“Now, they’ve done some good. They’ve balanced the budget. They created the Forest Renewal Fund, which by their own act of parliament, the government is not allowed to transfer into general revenue. It’s not like they’ve been lying about the budget during the election and will be forced to break the law and use those funds to cover the deficit, is it? No government in their right mind would do that.”
Whoever accused politicians of being sane?
Final Results -- Malahat-Juan de Fuca
Sihota, Moe NDP 13,833
Landon, Heather BC Liberal Party 6,770
Davidson, Scotty Reform BC 1,179
Whims, Ron PDA 921
Charlesworth, Adam Green Party 376
Danyluck, Sylvia Natural Law 60
Shebib, David Independent 58
O’Neil, Bob Communist 35
Final Results -- British Columbia
NDP 39 seats
BC Liberal Party 33 seats
Reform BC 2 seats
PDA 1 seat
Epilogue: Won’t Get Fooled Again
But, boys and girls, we all know how our story turned out, don’t we? You see, the NDP knew they weren’t going to balance the budget before they called the election. They, um, fibbed. That’s it. They campaigned on a balanced budget they knew they didn’t have. A big fib. And then they had to enact legislation to repeal their own law saying that they couldn’t dip into the Forest Renewal Fund and take money that they swore up and down would never be used to erase the deficit. Only took them three months in office to defile themselves totally. And politicians wonder why they get no respect anymore.
As The Who said, lo those many years ago:
“Meet the new boss. The same as the old boss.”
Originally published in UNDER THE OZONE HOLE Number 15, September 1996
Click here for Part One
Click here for Part Two
2003 Update: Where Are They Now?
The NDP: went through three Premiers (Glen Clark, Dan Miller and Ujjal Dosanjh) in their last term before finally being demolished by Gordon Campbell's BC Liberal Party in 2001. The Liberals won 77 seats to the NDP's two.
Adam Charlesworth: vanished into the wilds of Toronto. Last seen trying to score tickets to a Leafs-Oilers game;
Mike Harcourt: the former Premier injured his spinal cord in a near-fatal fall at his house in late 2002. As of this writing in 2003, he is again making public appearances while on his way to what his doctors describe as an amazing recovery;
Glen Clark: Clark resigned after being charged in a casino licensing scandal. The court proceedings took years, but Clark was eventually exonerated by an acquittal. The judge said that Clark had erred in his judgment, but bad judgment is not illegal;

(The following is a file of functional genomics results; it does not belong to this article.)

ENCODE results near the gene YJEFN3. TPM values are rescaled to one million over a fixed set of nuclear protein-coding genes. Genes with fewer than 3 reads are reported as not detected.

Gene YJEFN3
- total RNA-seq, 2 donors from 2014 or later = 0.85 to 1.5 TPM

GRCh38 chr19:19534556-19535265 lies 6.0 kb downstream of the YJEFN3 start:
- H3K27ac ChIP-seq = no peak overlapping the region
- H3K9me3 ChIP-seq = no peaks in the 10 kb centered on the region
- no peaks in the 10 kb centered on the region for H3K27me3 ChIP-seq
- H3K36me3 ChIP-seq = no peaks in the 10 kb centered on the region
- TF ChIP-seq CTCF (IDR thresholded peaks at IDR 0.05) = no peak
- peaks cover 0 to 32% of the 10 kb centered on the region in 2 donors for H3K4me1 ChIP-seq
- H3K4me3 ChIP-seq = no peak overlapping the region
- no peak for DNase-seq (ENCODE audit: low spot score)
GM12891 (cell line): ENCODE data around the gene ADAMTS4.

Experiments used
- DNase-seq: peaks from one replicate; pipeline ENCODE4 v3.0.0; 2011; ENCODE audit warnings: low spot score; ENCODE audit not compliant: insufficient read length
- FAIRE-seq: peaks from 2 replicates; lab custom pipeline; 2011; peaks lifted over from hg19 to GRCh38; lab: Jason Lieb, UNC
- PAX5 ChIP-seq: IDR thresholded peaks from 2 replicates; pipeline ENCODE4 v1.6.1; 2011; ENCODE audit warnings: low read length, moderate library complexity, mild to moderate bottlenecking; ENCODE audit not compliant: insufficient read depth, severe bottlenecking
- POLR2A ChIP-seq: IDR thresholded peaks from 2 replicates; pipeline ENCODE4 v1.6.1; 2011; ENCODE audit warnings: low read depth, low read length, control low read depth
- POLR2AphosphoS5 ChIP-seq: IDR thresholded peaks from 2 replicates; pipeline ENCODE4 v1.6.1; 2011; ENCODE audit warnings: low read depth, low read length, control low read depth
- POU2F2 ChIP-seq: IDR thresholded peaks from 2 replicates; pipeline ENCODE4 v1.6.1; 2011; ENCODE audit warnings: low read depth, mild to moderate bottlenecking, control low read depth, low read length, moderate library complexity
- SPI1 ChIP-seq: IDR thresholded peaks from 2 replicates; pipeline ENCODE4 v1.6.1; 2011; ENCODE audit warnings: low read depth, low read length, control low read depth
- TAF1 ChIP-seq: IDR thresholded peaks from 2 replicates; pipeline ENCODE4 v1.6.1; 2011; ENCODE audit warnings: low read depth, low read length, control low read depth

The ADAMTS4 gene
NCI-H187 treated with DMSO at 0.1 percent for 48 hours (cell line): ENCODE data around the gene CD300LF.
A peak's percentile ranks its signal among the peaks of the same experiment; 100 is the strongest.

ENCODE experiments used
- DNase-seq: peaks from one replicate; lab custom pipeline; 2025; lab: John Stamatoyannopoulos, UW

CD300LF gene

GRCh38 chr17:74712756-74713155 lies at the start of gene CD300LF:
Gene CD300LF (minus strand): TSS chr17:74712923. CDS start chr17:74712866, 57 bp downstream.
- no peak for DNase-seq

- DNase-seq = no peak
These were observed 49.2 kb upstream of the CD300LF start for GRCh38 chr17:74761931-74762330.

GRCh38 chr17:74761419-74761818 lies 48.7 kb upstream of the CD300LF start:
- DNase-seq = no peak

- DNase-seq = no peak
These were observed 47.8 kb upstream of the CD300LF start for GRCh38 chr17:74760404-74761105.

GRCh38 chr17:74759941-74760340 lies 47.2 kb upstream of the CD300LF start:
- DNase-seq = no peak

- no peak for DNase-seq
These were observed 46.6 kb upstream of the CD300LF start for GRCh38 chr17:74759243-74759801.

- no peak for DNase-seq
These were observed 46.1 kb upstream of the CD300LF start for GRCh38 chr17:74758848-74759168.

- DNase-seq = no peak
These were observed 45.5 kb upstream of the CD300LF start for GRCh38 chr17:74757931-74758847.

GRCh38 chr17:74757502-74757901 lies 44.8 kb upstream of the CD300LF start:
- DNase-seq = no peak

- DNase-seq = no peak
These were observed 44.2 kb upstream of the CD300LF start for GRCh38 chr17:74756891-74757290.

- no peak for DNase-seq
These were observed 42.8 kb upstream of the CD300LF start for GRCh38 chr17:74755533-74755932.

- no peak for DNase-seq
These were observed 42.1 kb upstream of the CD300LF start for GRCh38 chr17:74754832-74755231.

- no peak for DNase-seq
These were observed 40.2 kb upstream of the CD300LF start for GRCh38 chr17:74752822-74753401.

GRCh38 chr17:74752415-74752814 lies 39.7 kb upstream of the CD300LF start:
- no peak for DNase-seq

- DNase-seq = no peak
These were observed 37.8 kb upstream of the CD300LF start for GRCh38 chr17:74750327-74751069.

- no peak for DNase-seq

Gordon Campbell: Finally became Premier in 2001. He continued to blame everything wrong in the world on "10 years of NDP mismanagement," yet in his first year, he slashed taxes to the rich and created the biggest budget deficit in the province's history. He tore up contracts with hospital workers' unions and government civil servants, claiming the contracts were too expensive for the province, yet he refused to break lucrative agreements with business interests or reduce the "golden handshake" deals being given to deputy ministers that Campbell's government has hired, all the while claiming that a "contract is an unbreakable sacred trust."
Some trusts are more sacred than others in the Campbell government, as BC was about to find out.
Despite the upheaval in the province, all signs pointed towards a Liberal re-election in 2005, until Campbell got falling-down drunk and tried to drive himself home in an SUV during a vacation in Hawaii in early 2003, thus becoming the only sitting premier in Canadian history to serve time in jail. And after having spent the last decade in Opposition, demanding that NDP ministers resign for even the slightest appearance of impropriety, Campbell refused to resign, citing that his mistake occurred on his "personal time," and thus his "terrible mistake" (and presumably his brand-new criminal record) don't really count as impropriety. One can only assume therefore that if one of his ministers spent his vacation exploring the under-age sex clubs in Bangkok, that would be okay too, since it was on "personal time."
Wasting money can get you fired in the Campbell government. Recklessly endangering other people's lives seems to be a normal course of action.
British Columbia: Since Bill Bennett's second term from 1979-1983, no premier in BC has managed to survive through a complete term. Bennett retired towards the end of his third term in 1986. Since then, six premiers in a row have resigned under suspicious circumstances, or were put up by their respective parties as the sacrificial figurehead to get slaughtered in the next election.
BC was recently declared one of the "have not" provinces, and we certainly have less, unless you're in the highest income bracket. Less schools, less hospitals, less services all for the sake of luring businesses to the province. Big business must like employees who are sick, uneducated, ill trained and low paid, because those are the only employees that will be left in this province after Campbell's version of "trickle-down" economics had bled us all dry. This is now a province where deputy ministers get 15% bonuses for dropping people off the welfare rolls and bringing forth legislation that reduces provincial care for children in distress.
Hey, if I was premier of this province, I'd drink too!